- Phytochemical screening of dried leaves yielded alkaloids, tannins, flavonoid, terpenoid, cardiac glycosides, sterols, and anthraquinones. (23)
- Hydrodistillation and GC/MS study of fresh leaves for essential oil yielded 22 compounds representing 94.0% of total oil. Major constituents were α-pinene (29.2%),
Δ-3-carene (20.1%), α-cedrol (9.8%), caryophyllene (7.5%), α-humulene (5.6%), limonene (5.4%), α-terpinolene (3.8%) and α-terpinyl acetate (3.5%). (see study below) (29)
- GC-MS study for volatile oils of leaves and fruits yielded 26 compounds (92.9%) and 23 constituents (97.8%) in the leaf and fruit oils, respectively. Major compounds of both leaves and fruit oils were α-pinene (35.2%, 50.7%), α-cedrol (14.6, 6.9%), and Δ-3-carene (6.3%, 13.8%), respectively. (see study below) (33)
- Traditionally considered diuretic, anticancer, anticonvulsant, stomachic, stomachic, antipyretic, analgesic, anthelmintic.
- In Chinese medicine, considered blood-cooling and hemostatic.
Leaves, fruits, essential oils.
- No reported folkloric medicinal use in the Philippines.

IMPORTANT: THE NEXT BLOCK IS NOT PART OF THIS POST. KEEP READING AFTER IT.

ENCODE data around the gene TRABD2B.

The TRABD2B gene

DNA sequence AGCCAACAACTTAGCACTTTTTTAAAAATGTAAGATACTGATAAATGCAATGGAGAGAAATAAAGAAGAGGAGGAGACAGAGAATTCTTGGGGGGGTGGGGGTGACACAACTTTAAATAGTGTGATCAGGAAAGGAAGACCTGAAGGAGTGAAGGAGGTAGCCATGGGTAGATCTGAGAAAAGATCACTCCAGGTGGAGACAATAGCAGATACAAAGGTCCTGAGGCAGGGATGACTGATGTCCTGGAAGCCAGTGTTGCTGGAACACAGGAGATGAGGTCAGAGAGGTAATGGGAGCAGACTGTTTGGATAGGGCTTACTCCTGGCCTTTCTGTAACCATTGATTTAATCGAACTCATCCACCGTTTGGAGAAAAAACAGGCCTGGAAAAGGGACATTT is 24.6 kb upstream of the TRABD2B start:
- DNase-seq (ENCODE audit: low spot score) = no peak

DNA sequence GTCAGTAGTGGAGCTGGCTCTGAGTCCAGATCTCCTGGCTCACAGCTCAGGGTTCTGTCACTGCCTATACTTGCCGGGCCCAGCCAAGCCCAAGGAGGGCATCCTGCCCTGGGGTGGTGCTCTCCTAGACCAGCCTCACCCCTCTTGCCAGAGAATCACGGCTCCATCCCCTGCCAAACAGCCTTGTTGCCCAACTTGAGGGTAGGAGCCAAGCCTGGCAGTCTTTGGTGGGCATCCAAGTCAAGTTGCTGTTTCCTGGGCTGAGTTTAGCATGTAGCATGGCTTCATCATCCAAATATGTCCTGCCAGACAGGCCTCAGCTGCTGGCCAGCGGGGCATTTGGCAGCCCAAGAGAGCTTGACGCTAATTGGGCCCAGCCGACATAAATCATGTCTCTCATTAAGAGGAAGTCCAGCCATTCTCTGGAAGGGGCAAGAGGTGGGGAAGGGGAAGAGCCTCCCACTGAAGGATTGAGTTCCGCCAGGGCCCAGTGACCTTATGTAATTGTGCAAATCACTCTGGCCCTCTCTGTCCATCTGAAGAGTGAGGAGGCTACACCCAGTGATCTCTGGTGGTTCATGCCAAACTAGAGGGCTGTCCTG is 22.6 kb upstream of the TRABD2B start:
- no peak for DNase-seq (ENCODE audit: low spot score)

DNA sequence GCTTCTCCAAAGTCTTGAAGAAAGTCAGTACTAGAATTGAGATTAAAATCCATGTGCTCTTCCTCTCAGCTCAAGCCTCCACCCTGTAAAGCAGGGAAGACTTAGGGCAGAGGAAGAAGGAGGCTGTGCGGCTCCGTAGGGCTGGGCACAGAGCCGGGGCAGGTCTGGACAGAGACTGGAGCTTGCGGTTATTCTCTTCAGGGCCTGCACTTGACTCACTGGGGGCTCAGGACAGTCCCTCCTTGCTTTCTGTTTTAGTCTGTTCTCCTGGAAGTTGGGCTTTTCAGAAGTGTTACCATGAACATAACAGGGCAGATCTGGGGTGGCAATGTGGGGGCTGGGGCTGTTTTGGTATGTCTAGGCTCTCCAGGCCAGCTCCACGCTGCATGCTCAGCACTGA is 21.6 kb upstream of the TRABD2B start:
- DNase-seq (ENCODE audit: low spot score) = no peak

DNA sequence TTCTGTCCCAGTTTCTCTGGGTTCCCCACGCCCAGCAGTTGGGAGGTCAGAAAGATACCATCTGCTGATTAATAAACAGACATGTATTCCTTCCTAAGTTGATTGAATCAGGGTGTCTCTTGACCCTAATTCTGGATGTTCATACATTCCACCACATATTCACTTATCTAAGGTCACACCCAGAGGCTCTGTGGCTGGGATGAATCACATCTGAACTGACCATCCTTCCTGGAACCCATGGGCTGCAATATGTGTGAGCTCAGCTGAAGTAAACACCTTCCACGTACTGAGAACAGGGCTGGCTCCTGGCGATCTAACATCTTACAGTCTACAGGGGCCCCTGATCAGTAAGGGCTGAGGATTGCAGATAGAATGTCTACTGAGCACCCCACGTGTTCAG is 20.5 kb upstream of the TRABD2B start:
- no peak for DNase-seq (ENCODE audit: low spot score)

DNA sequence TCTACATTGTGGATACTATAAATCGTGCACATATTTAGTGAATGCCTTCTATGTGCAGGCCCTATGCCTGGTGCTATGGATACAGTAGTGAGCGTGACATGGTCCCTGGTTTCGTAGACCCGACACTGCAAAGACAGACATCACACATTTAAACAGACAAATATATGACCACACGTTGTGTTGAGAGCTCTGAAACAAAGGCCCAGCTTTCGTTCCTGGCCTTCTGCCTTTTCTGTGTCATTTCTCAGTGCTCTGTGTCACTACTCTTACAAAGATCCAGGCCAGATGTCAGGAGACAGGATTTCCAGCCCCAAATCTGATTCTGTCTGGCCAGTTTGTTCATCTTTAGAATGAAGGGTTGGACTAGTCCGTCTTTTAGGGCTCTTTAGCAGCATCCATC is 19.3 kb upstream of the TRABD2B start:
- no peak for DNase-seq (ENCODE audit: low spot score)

- In Reunion, used mainly as antirheumatic: cones crushed and soaked in alcohol for 2 to 3 days, and the extract rubbed on painful joints. Decoction of small branches used for varicose veins, hemorrhoids, and menopausal problems. Also used for fever and to treat gastric ulcers. (32)
- Used to treat scurvy, bronchial catarrh, cystitis, enuresis, psoriasis, amenorrhea, rheumatism, uterine carcinomas.
- In Mauritius, decoction of branches and leaves used for throat inflammation, fever, influenza.
- In traditional Chinese medicine, leaves used as stomachic, refrigerant, diuretic, tonic and antipyretic. Leaves used to treat coughs, excessive mucus secretion, chronic bronchitis, bronchiectasis and asthma. (32)
- In Indo-China, ground leaves used as emmenagogue and antitussive; seeds as tonic, sedative, tranquilizer, and aphrodisiac. Decoction of twigs used for dysentery, skin infections, and cough. (9)
- In East Asia, Thuja orientalis has been traditionally used for baldness and hair loss.
- In Iran, used for pain and inflammation.